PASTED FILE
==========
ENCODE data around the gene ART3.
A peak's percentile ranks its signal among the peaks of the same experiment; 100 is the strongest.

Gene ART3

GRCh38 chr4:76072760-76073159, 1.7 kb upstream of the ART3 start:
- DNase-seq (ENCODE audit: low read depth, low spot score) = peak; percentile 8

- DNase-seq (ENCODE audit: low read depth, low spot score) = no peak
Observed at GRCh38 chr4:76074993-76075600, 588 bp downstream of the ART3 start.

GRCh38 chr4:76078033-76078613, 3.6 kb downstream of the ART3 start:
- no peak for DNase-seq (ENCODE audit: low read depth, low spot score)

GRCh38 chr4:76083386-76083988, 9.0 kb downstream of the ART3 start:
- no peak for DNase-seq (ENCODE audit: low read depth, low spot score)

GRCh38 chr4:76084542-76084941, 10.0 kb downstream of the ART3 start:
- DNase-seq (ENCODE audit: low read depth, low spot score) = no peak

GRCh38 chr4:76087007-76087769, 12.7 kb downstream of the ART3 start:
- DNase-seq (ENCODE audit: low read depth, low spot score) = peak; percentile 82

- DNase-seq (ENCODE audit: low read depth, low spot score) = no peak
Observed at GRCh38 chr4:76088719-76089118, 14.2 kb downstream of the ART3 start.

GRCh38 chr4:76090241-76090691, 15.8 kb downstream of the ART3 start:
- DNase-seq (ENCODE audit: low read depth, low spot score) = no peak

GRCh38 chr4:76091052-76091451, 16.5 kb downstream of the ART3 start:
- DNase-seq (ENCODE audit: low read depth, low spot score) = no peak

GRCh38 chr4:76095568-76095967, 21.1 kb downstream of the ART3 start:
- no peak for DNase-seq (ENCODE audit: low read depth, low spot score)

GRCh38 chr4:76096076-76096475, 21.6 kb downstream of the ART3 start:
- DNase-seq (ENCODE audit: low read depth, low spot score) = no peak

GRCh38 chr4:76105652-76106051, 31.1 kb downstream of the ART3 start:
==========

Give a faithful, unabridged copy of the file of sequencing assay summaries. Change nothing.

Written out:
ENCODE data around the gene ART3.
A peak's percentile ranks its signal among the peaks of the same experiment; 100 is the strongest.

Gene ART3

GRCh38 chr4:76072760-76073159, 1.7 kb upstream of the ART3 start:
- DNase-seq (ENCODE audit: low read depth, low spot score) = peak; percentile 8

- DNase-seq (ENCODE audit: low read depth, low spot score) = no peak
Observed at GRCh38 chr4:76074993-76075600, 588 bp downstream of the ART3 start.

GRCh38 chr4:76078033-76078613, 3.6 kb downstream of the ART3 start:
- no peak for DNase-seq (ENCODE audit: low read depth, low spot score)

GRCh38 chr4:76083386-76083988, 9.0 kb downstream of the ART3 start:
- no peak for DNase-seq (ENCODE audit: low read depth, low spot score)

GRCh38 chr4:76084542-76084941, 10.0 kb downstream of the ART3 start:
- DNase-seq (ENCODE audit: low read depth, low spot score) = no peak

GRCh38 chr4:76087007-76087769, 12.7 kb downstream of the ART3 start:
- DNase-seq (ENCODE audit: low read depth, low spot score) = peak; percentile 82

- DNase-seq (ENCODE audit: low read depth, low spot score) = no peak
Observed at GRCh38 chr4:76088719-76089118, 14.2 kb downstream of the ART3 start.

GRCh38 chr4:76090241-76090691, 15.8 kb downstream of the ART3 start:
- DNase-seq (ENCODE audit: low read depth, low spot score) = no peak

GRCh38 chr4:76091052-76091451, 16.5 kb downstream of the ART3 start:
- DNase-seq (ENCODE audit: low read depth, low spot score) = no peak

GRCh38 chr4:76095568-76095967, 21.1 kb downstream of the ART3 start:
- no peak for DNase-seq (ENCODE audit: low read depth, low spot score)

GRCh38 chr4:76096076-76096475, 21.6 kb downstream of the ART3 start:
- DNase-seq (ENCODE audit: low read depth, low spot score) = no peak

GRCh38 chr4:76105652-76106051, 31.1 kb downstream of the ART3 start: